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Ethical investing: Where does your moral compass lie?

Ethical investing: Where does your moral compass lie?

There’s a lot to think about when planning for your future. Should I invest in property? How will I reduce my credit card spending? Are investment funds for me or is there another way to grow my wealth?

If you’re weighing up your investment fund options, you’ll no doubt consider risks and benefits. But what about whether you’re investing in an ethical fund?

Australian National University ditches stocks

Earlier this month, the Australian National University Council elected to divest stocks held in seven companies after an independent review revealed the environmentally and socially unethical investments within their portfolio.

A university-commission review suggested this action, as part of a commitment to socially responsible investment. The stocks make up approximately one percent of its overall investment holdings and 5.1 percent of its equity holdings.

Could everyday Australians take a leaf out of the university’s book and reconsider their investment strategies

A focus on the positive

“Whilst it’s increasingly true that you can do good and do well financially, what is evident now is that in order to do well, you must be doing some good. That applies especially to investment,” said Paul Smith, Australian Ethical Head of Marketing.

Australian Ethical is an investment and superannuation fund manager that has two key goals in its activities: Give individuals financial security and offer “positive, sustainable change for society and the environment”.

The organisation invests clients’ money towards medical and technological breakthroughs, low-carbon innovations and energy-efficient projects and products. If an investment option would cause unnecessary harm to animals, the environment, people or society, it’s a no-go by Australian Ethical’s standards.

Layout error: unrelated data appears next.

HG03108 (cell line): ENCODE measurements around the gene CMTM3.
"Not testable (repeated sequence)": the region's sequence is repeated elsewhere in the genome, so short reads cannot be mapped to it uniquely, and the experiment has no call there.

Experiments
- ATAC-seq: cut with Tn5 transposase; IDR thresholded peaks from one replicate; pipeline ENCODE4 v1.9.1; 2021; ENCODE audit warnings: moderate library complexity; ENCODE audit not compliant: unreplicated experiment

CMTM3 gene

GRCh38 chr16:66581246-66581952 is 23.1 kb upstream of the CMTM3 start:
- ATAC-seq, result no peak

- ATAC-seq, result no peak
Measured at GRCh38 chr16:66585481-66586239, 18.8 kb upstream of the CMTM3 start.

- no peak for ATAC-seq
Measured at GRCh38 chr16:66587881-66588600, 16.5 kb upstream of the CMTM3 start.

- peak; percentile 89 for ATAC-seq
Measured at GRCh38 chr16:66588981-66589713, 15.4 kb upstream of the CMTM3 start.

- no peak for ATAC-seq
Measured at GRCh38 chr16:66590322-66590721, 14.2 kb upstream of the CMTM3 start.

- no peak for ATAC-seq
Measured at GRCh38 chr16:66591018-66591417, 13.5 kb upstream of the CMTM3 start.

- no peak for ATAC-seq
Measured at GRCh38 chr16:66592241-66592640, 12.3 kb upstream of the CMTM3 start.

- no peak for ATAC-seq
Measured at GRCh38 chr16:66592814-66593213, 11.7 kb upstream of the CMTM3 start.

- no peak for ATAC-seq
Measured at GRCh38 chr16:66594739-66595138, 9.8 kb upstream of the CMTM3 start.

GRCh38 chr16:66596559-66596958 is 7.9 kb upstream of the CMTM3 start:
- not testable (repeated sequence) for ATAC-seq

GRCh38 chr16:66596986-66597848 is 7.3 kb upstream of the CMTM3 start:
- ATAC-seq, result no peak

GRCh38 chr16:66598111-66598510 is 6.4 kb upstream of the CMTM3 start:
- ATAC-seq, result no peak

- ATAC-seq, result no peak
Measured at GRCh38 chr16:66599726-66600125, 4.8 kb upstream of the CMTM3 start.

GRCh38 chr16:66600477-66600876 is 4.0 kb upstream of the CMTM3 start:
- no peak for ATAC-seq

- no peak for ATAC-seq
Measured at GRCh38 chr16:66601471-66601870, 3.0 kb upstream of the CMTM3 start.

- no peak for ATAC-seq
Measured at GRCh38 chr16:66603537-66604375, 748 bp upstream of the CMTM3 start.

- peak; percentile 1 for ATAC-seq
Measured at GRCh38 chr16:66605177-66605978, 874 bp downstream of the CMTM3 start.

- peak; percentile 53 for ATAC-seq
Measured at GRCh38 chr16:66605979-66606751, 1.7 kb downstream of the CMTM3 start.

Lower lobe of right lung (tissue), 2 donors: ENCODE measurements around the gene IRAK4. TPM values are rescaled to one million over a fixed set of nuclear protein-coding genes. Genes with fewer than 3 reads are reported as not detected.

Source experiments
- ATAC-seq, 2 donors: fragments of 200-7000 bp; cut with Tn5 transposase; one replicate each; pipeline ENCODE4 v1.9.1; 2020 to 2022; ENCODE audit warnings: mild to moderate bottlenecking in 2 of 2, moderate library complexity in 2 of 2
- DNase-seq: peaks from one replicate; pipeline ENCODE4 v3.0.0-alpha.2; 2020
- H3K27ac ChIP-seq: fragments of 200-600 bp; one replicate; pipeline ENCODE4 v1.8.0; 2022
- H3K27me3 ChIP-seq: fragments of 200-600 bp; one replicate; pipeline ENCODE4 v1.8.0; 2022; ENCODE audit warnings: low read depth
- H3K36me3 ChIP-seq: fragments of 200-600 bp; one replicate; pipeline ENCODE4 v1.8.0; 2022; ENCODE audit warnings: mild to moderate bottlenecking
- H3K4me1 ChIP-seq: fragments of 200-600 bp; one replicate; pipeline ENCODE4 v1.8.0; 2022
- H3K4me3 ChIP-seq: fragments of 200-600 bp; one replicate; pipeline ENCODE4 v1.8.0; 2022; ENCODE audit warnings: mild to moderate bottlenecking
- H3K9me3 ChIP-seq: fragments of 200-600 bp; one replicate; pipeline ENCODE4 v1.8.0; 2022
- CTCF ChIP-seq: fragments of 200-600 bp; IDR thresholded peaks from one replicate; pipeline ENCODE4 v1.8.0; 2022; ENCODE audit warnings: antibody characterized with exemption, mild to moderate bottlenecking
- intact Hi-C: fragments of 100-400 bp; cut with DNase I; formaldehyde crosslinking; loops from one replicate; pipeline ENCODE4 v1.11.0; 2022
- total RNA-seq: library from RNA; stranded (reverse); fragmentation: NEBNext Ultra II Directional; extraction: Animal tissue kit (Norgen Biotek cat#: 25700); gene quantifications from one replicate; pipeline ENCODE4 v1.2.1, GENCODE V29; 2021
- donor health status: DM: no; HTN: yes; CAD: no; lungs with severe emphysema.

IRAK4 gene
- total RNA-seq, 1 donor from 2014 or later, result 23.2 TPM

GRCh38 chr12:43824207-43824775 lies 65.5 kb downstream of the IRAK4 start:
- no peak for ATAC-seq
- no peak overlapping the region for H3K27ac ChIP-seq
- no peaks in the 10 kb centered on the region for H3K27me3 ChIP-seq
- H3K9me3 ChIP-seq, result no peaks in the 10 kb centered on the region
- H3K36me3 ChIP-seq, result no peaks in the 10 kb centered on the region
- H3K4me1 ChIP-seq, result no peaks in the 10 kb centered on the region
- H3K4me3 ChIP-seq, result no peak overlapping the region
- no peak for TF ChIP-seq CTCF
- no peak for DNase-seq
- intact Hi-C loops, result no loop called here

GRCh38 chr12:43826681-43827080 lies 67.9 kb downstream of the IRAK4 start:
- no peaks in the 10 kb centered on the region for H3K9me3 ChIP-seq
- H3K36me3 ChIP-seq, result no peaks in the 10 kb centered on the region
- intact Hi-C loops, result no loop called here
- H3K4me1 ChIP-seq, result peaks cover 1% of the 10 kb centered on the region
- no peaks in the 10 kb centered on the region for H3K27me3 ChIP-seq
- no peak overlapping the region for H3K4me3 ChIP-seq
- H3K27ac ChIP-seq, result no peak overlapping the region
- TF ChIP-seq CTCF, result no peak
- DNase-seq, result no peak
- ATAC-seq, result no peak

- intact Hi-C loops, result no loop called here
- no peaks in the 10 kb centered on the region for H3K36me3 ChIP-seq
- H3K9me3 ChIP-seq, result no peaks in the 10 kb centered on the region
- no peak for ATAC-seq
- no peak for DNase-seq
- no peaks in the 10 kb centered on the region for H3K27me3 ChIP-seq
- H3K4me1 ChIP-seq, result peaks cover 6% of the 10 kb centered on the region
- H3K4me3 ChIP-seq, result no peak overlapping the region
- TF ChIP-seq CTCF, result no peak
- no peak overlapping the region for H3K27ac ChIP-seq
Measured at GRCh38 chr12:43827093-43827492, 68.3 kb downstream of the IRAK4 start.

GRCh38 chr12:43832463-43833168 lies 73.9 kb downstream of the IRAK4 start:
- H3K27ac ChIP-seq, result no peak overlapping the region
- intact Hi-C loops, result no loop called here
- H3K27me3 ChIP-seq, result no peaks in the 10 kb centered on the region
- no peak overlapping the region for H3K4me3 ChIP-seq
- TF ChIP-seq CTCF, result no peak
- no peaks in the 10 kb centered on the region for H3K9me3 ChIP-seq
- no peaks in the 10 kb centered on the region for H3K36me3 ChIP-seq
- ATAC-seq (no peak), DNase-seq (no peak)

Ethics: A global issue

Australian Ethical isn’t the only organisation focussing on making positive change for clients’ investment and superannuation funds.

The phenomenon of ethical investment has spread worldwide. There’s even a research organisation, EIRIS, which offers environmental, governance and social research to investors across the world.

EIRIS promotes responsible investments by providing asset managers, governments, stock brokers and more with relevant information.

Clearly, those in the investment industry have plenty of resources to pursue ethical options. Will Aussies follow suit?

Why approach investment ethically?

Everyday Australians might like the idea of investing ethically, but may wonder whether the financial outcomes will still be worth it.

Fortunately, wealth creation and ethics don’t have to be mutually exclusive.

“Ethical funds are now consistently outperforming their ‘mainstream’ peers in the short term as well as, importantly, the long term,” Smith said.

“This is something that all Australians who care about their future and the future of society and the environment should be aware of. It’s now easier than ever to align your money with your values.”

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